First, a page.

Hans Weiditz II (aka The Petrarch Master) (1500–1536) (Designer)
“From a Volcanic and Fertile Field” (aka “Twee ploegers en andere landarbeiders” [Rijksmuseum title]; “Two Ploughmen and Other Farm Workers”; “Von einem wolgebawten und fruchtbaren Acker”; “Of a Fertile Field”; “Von einem fruchtbaren Acker”), c.1532 (1514 –1532 [Rijksmuseum dates]), originally published in Augsburg in 1532 and printed by Heinrich Steiner (fl.1522–1548) (see http://hdl.handle.net/10934/RM0001.COLLECT.726091).
This impression (with breaks in the image borderline at left) is from the 1572 edition of Francesco Petrarca’s (1304–1374) “Trostspiegel in Glück vnd Vnglück..”, published in Frankfurt-am-Main by Christian Egenolff I’s (aka Egenolph) (1502–1555) widow, Margarethe, on the verso of page LVII (57). Note that the plate was published with an unbroken borderline in Petrarca’s “Von der Artzney bayder Glück, des gůten und widerwertigen” (1532, p. LXXIII) and Petrarca’s “Das Glückbuch, Beydes dess Guten und Bösen” (1539, p. LVI [verso]). Be mindful there are other editions from 1532 leading up to 1572 that I have not examined.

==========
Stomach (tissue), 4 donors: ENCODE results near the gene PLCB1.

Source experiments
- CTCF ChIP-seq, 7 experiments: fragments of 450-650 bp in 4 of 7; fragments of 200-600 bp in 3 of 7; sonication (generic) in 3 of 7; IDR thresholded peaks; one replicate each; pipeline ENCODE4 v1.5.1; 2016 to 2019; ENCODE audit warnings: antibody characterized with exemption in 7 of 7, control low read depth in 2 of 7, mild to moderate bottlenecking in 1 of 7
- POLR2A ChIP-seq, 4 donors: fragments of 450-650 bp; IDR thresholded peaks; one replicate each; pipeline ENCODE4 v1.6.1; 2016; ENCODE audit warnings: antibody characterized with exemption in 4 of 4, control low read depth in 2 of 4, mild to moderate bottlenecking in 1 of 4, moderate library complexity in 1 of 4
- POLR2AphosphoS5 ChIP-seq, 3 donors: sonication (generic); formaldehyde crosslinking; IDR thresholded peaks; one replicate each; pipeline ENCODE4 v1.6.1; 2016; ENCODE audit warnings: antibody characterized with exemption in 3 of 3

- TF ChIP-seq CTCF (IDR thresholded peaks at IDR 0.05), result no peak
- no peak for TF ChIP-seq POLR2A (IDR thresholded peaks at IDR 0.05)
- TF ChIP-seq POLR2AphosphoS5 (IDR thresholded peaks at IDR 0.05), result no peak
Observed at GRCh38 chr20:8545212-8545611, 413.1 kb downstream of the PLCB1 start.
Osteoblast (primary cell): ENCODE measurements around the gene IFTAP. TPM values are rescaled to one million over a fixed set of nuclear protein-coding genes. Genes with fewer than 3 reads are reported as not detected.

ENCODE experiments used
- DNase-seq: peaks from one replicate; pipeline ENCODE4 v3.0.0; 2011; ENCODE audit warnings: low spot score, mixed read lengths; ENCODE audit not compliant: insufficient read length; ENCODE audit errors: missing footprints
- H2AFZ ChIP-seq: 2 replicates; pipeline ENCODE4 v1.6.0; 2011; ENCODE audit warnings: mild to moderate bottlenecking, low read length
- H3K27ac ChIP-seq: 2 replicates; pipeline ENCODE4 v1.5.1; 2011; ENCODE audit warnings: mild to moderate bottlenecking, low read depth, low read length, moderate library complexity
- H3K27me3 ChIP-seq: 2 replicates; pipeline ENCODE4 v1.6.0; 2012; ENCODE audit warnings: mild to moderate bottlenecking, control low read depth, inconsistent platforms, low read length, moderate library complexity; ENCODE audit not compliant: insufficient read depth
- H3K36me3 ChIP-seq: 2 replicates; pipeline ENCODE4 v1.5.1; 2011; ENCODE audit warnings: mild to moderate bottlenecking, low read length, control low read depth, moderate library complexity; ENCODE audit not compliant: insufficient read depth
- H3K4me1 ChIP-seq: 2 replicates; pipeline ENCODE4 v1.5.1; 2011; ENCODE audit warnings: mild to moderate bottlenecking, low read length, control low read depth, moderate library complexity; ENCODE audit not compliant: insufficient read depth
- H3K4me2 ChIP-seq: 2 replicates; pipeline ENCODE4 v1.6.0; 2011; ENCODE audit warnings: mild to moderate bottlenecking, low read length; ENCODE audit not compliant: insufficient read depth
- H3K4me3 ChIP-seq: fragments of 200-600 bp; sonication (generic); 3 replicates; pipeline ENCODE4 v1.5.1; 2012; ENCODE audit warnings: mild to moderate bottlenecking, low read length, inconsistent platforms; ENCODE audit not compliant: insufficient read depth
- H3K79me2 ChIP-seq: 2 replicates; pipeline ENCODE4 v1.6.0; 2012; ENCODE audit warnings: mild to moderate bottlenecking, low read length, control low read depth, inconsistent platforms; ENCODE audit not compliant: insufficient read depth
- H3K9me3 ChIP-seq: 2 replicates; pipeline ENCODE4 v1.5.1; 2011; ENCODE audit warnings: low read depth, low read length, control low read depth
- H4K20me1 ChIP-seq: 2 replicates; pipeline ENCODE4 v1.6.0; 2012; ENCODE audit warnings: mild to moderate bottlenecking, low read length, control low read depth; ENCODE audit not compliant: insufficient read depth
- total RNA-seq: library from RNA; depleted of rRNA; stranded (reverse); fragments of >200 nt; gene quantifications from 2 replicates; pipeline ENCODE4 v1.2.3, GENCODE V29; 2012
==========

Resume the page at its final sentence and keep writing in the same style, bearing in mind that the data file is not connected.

Woodcut on laid paper trimmed with a small margin around the image borderline, with letterpress text verso concealed under a backing support sheet.
Size: (sheet) 11 x 16.1 cm; (image borderline) 9.7 x 15.6 cm.
Letterpress printed text above the image borderline in German: “Trostspiegels erste Buch/” (Trostspiegel's first book/).
Musper 39 ([Heinrich] Theodor Musper 1927, “Die Holzschnitte des Petrarkameisters : ein kritisches Verzeichnis mit einleitung”, Munich, p, 119, cat. no. 39); Walther Scheidig 1955, “Die Holzschnitte des Petrarca-Meisters zu Petrarcas Werk von der Arzney bayder Glück des guten und widerwärtigen: Augsburg 1532”, Berlin, p. 108.
See also the description of this print offered by the Rijksmuseum: http://hdl.handle.net/10934/RM0001.COLLECT.726091.
Condition: a strong and well-printed impression from the slightly damaged plate in 1572, trimmed with a small margin around the image borderline and laid onto a support of archival (millennium quality) washi paper providing wide margins.
I am selling this wonderful woodcut showing the ploughing and harvesting practices of the 16th century—interesting for me, I can see that the ploughmen do not use the customary ox-turn/ boustrophedon movement at the end of each furrow and that there is an overseer on horseback in the distance suggesting a system of serfdom (but, of course, I may be wrong)—for AU$238 (currently US$159.08/EUR143.93/GBP126.70 at the time of this listing) including postage and handling to anywhere in the world, but not (of course) any import duties/taxes imposed by some countries.
If you are interested in purchasing this finely detailed woodcut from the German Renaissance, please contact me (firstname.lastname@example.org) and I will send you a PayPal invoice to make the payment easy.
This print has been sold